A polyhedron is a 3-dimentional solid that contains flat faces and straight edges. You may be familiar with the five shapes known as the Platonic solids: the tetrahedron (4-sided pyramid), the cube, the octohedron, the dodecahedron, and the icosahedron. These are the polyhedra that can be constructed using one type of polygon for all of the faces, such as a triangle, square, or pentagon.
There are also the Archimedean solids, which are shapes that have faces of different regular polygons, such as a combination of squares and triangles. In addition, some of these polyhedra can be "stellated" - their sides can be extended until they intersect with other extended sides. The Great Dodecahedron is an example of a stellation of a dodecahedron.
I created the polyhedra on this page with standard U.S. business cards (2" x 3.5"), folded to create two trianglar faces per card. This is the unit shape from which any of these polyhedra can be built. The unit shapes can be combined to form triangular, square, pentagonal, and hexagonal polyhedral faces. Some of these faces are actually cumulations, where the face is replaced with a pyramid, with the (invisible) polygonal face as its base; the pyramid has either negative or positive height with respect to the face. For example, the dodecahedron seen below is actually a cumulated dodecahedron, because the faces are not truly pentagons, but pentagonal pyramids with negative height.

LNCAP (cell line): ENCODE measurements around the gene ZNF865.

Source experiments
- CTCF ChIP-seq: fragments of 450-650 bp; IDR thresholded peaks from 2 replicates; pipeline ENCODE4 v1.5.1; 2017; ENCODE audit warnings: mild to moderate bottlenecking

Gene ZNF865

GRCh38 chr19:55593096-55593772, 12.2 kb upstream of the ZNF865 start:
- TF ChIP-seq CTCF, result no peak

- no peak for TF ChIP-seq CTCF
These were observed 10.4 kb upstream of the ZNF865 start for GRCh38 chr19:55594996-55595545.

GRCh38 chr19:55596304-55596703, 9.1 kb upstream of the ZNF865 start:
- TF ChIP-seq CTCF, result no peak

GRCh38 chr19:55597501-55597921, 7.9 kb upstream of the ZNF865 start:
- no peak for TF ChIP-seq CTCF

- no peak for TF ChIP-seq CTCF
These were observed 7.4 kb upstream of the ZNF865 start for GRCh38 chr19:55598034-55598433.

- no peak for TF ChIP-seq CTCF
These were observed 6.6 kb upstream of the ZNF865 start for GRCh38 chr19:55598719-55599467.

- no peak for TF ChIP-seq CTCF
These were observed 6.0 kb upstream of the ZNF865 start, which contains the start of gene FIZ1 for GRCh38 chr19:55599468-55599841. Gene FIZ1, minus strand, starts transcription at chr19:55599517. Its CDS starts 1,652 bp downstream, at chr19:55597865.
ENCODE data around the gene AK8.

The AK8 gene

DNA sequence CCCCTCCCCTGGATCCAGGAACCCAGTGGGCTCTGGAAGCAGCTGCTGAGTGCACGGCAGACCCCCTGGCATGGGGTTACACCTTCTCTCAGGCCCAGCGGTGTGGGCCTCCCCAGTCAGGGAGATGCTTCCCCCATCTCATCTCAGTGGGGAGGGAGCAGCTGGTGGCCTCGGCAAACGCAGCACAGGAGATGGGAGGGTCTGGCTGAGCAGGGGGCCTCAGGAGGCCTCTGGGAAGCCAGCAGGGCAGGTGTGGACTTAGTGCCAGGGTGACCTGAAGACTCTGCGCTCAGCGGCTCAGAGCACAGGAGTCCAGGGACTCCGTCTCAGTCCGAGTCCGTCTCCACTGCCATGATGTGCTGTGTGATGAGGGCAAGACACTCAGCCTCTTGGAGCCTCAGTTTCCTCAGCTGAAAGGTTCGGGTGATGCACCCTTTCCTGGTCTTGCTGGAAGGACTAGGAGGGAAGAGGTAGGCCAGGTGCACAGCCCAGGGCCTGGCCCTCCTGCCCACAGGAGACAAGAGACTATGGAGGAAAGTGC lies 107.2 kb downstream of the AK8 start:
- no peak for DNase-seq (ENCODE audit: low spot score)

In this article, you'll learn how to construct any polyhedron that contains any combination of triangular, sqaure, pentagonal, or hexagonal faces. Here are some examples:
- Standard business cards (2" x 3.5")
- Scotch tape (optional for some constructions)
- An idea of what you'd like to construct
All of the constructions on this page use the same basic shape. Here's how to fold it.
- Hold the card face-up. Fold the card so the top, right corner meets the bottom, left corner.